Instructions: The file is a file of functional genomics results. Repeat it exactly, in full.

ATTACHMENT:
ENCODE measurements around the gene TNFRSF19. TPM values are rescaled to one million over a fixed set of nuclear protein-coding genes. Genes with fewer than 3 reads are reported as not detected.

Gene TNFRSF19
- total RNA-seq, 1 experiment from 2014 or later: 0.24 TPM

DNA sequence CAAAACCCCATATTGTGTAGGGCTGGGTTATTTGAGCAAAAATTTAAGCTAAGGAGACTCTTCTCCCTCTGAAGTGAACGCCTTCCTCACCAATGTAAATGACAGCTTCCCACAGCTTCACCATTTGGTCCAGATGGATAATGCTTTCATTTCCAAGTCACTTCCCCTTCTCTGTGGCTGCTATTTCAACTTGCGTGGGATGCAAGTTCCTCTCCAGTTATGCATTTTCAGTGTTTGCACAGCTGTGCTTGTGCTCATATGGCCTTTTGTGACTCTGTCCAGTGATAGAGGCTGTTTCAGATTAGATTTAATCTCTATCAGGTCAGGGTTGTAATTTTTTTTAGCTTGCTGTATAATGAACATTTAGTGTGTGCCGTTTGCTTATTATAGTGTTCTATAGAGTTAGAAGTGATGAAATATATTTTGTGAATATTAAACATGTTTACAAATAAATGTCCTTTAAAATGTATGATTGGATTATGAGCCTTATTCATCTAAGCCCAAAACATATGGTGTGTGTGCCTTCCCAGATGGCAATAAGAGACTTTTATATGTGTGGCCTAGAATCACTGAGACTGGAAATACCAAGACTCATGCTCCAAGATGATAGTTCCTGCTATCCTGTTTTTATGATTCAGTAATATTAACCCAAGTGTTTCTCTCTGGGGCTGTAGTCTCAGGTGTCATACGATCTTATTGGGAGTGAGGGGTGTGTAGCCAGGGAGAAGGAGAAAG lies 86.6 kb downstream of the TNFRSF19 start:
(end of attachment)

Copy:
ENCODE measurements around the gene TNFRSF19. TPM values are rescaled to one million over a fixed set of nuclear protein-coding genes. Genes with fewer than 3 reads are reported as not detected.

Gene TNFRSF19
- total RNA-seq, 1 experiment from 2014 or later: 0.24 TPM

DNA sequence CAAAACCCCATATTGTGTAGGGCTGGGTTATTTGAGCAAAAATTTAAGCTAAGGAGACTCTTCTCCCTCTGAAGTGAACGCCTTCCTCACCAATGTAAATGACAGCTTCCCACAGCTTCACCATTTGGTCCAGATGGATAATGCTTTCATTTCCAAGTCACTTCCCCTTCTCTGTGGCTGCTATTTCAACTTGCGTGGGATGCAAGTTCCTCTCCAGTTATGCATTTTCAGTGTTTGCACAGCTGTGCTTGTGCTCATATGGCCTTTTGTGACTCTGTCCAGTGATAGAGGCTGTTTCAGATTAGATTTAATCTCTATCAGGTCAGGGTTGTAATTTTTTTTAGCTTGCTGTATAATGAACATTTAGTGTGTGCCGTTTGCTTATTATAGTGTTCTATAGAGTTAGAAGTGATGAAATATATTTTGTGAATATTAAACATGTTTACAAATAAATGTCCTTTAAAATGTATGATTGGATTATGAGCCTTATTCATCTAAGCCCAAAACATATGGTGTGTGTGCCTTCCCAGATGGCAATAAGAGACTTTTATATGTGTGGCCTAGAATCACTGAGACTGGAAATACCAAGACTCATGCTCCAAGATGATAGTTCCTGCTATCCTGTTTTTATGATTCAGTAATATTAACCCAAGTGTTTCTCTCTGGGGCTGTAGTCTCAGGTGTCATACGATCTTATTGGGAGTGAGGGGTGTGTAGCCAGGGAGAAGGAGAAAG lies 86.6 kb downstream of the TNFRSF19 start: